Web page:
Wings Magazine

Public safety should be a priority for drone operators: UAVAir

The latest incident of a ‘near miss’ incident between drone and passenger plane was reported earlier this month, when a UAV was reported to have passed within close proximity of a Flybe aircraft. Civil Aviation Authority approved drone training academy, UAVAir is reaching out to the aviation industry, reminding all persons who fly a UAV the importance of following the regulations and guidelines set out by the CAA, in order to assure the safety of both the drone pilot and the general public.

August 30, 2016  By UAVAir

Due to worries about public safety and concerns over privacy, the UAV sector is sometimes viewed negatively by those outside of the industry. However, many incidents that have been reported are usually the fault of drone operators that are not properly trained to pilot a UAV, and not following the CAA regulatory standards. UAVAir, led by experts in aviation, urges those that fly a drone to understand the importance of following these rules in order for the technology to regain a positive reputation, so the benefits it can bring to business purposes can be fully realized.

Ben Keene, operations director at UAVAir commented “Drones are regulated by the CAA primarily so that aviation can remain safe. Although there are less restrictions for hobbyist pilots compared to those that are flying for commercial use, there are still limitations set on where and how they can fly. Incidents like the one reported last week largely come from to ignorance to these rules.”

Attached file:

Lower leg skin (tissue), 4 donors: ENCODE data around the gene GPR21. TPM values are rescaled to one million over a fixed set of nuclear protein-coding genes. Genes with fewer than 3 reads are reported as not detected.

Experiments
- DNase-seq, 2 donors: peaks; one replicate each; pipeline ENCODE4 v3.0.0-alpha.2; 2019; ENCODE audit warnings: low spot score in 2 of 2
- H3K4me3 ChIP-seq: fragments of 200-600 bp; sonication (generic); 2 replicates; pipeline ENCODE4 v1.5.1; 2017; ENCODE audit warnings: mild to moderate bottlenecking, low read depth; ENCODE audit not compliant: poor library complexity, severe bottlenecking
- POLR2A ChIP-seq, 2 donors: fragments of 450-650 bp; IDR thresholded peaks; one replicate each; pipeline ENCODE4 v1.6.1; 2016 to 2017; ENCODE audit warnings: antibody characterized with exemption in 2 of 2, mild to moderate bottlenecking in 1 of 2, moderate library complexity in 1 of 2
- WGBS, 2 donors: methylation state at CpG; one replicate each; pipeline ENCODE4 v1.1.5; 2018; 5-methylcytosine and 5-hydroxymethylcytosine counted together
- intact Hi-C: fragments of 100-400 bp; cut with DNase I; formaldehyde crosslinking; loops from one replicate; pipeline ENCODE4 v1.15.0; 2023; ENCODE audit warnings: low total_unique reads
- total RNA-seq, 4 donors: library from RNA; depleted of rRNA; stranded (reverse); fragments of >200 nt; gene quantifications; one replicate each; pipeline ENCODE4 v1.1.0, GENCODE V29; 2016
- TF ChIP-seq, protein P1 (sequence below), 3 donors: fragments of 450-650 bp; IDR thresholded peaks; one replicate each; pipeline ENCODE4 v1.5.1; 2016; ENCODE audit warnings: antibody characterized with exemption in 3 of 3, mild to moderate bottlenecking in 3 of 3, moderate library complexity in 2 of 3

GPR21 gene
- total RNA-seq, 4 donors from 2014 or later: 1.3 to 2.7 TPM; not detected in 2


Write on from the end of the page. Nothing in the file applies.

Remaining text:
Keene continued, “Public safety should be no.1 priority for any responsible pilot, whether you are an amateur or flying on behalf of an organization. We offer thorough, CAA compliant UAQ drone training for commercial pilots to set the standards for this amazing industry, and we are committed to helping maintain a safe airspace for everyone. We hope events that demonstrate the potential consequences of not following the regulated guidelines, such as the near Flybe Airprox, will help to get this message across to the UAV community.”

The Flybe aircraft that came close to the rogue drone had 62 passengers on board, and was due to land at Newquay airport. It was flying at an altitude of 900ft and was around 2 miles from the final airport destination. Recreational flyers are not permitted to fly above 400 ft. vertically, and drones that are heavier than seven kg. must be granted permission from Air Traffic Control to fly in controlled airspace, if for commercial purposes.



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